This @4tronix_UK Smart Badge v0.2 comes preset with displays and even games.
I made mine into a conference/gathering badge with colour and pattern choices.
Step 1: @4tronix_uk Smart Badge V0.2
I won this Smart Badge in a raffle[*]. It's ATmega328 based, the same chip as the Arduino UNO and is totally compatible with the IDE, you even select 'board type' as UNO when you're ready to flash your code to the little device.
The package comes with a rechargeable 3.6v LIR2032 coin cell battery, and battery charger (plug in to USB).
In order to program this board you will need a CP2102 serial converter with DTR. Which is an add-on you may purchase from the badge vendor:
[*] I had issues getting this project going, all involved me spending money, LOL :)
My existing CP2102 didn't "do" DTR, so I bought myself a new one that does. Also the battery in my prize wouldn't hold any charge, I replaced that too, plus some spares - OK I bought 5 batteries in total but a full charge won't buy you much LED goodness, you might want to run it long time, full day at a conference for example.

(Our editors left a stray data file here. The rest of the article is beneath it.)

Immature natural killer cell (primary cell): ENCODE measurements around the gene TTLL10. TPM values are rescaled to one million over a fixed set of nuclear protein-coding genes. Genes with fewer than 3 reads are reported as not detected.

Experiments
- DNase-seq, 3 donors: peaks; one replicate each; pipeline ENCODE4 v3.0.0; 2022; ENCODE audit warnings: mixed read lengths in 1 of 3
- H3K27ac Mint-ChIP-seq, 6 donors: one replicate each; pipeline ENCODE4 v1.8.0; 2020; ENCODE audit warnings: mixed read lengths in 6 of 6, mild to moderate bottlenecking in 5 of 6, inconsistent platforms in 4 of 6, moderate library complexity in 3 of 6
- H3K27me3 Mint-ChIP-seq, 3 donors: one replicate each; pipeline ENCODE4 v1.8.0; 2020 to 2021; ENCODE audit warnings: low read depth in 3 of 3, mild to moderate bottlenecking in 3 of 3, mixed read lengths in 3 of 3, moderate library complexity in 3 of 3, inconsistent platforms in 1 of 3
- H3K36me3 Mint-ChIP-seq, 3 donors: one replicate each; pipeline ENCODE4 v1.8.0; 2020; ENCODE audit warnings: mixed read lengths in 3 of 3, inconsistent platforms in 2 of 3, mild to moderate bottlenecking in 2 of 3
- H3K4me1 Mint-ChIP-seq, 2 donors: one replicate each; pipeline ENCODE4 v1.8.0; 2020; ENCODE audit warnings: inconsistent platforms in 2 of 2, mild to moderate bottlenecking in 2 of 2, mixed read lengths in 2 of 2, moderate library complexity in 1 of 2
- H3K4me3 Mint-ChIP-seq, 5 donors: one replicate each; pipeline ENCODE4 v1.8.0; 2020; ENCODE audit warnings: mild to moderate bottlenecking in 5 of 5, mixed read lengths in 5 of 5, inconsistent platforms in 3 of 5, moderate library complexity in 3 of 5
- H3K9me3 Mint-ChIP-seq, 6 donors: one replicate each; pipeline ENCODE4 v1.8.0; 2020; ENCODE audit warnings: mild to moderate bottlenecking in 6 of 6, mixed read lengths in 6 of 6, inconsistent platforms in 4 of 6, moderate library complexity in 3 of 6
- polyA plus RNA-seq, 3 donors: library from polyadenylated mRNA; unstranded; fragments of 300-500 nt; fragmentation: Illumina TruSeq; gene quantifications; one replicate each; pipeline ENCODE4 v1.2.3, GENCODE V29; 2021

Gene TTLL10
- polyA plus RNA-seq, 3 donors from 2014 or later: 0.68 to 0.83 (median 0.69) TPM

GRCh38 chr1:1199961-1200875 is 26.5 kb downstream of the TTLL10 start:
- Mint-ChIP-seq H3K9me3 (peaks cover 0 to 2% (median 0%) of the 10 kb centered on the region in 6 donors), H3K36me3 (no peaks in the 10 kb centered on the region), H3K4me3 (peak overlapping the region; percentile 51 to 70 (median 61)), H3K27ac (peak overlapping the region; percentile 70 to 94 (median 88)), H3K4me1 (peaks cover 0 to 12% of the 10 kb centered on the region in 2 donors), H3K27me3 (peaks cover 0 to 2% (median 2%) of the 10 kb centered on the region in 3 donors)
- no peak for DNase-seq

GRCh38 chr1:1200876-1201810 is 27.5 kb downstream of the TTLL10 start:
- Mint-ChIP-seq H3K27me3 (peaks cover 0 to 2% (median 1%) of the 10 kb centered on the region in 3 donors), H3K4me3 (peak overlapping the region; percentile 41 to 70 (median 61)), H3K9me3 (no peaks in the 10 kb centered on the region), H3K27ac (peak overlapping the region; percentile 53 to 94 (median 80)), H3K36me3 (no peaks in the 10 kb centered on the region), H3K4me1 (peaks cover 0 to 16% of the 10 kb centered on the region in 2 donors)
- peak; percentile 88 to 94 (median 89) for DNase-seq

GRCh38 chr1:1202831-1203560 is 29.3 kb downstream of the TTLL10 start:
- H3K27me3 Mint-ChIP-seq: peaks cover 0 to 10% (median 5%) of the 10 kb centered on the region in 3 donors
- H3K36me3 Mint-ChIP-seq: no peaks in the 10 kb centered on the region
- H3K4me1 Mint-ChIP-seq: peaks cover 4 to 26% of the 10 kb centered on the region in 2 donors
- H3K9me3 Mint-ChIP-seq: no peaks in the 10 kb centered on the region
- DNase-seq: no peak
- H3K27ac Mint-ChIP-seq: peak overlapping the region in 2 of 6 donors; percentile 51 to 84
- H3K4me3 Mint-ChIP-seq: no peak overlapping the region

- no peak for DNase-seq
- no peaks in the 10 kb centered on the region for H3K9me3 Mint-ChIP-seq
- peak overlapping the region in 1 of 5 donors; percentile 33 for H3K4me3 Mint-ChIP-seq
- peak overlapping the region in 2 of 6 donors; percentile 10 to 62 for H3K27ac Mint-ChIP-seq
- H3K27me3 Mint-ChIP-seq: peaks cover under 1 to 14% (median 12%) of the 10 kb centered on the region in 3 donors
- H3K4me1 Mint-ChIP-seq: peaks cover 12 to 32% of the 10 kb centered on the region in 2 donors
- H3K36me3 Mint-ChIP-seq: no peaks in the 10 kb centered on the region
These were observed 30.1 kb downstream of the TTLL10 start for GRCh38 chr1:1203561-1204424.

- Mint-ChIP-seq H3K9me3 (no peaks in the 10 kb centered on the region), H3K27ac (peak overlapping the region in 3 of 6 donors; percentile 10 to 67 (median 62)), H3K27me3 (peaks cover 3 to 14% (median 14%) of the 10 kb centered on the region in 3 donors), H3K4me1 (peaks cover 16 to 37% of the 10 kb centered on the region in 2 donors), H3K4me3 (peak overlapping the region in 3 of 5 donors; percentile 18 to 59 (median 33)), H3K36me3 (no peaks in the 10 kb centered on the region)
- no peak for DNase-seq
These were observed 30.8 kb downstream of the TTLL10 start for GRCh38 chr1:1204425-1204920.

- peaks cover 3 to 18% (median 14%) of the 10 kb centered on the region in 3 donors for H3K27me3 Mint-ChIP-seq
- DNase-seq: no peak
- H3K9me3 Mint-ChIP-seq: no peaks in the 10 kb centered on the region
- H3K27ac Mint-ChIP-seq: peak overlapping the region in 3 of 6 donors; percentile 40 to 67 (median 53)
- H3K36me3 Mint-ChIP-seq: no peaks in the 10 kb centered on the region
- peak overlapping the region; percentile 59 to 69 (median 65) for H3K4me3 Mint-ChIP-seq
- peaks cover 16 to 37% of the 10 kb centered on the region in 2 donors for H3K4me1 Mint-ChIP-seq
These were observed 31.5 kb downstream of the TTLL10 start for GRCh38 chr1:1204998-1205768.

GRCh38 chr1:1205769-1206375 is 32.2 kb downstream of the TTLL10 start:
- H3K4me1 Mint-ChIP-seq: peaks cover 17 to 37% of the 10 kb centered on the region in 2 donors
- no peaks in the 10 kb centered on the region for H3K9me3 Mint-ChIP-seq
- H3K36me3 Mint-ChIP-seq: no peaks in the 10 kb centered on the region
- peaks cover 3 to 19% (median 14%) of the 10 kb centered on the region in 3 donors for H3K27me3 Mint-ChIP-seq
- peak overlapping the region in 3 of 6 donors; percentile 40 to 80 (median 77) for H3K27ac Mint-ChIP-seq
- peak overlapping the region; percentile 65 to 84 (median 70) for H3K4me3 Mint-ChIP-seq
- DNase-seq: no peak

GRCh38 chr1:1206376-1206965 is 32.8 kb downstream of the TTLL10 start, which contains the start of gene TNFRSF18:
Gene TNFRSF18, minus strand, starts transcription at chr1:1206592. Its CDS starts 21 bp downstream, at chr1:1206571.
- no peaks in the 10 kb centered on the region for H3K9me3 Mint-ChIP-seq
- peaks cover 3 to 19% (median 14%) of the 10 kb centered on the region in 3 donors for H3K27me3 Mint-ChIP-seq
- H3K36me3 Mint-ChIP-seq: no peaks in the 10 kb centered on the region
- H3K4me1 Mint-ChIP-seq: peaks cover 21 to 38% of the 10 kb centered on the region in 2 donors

I soldered a right-angled female header onto the badge package to make connections more reliable.
Step 2: CP2102 With DTR Pin
This converter board sits between the Smart Badge and your computer when you need to flash your code onto the badge.
One important note I discovered by trial and error: The RX and TX on the Smart Badge package are "wrong" in that RX on the package needs to go to RX on the CP2102, TX to TX.
I couldn't figure out why I couldn't flash the chip and in a last minute "it's crazy but they may have just.." moment I swapped my connections around, and Lo, We had Light, and it was good.
Step 3: Code
The badge has lanyard attachment built right in, and as I couldn't imagine doing anything else I made it into a traffic light system for conferences/other gatherings.
My code is here:
I've only coded for colour and pattern change at time of writing.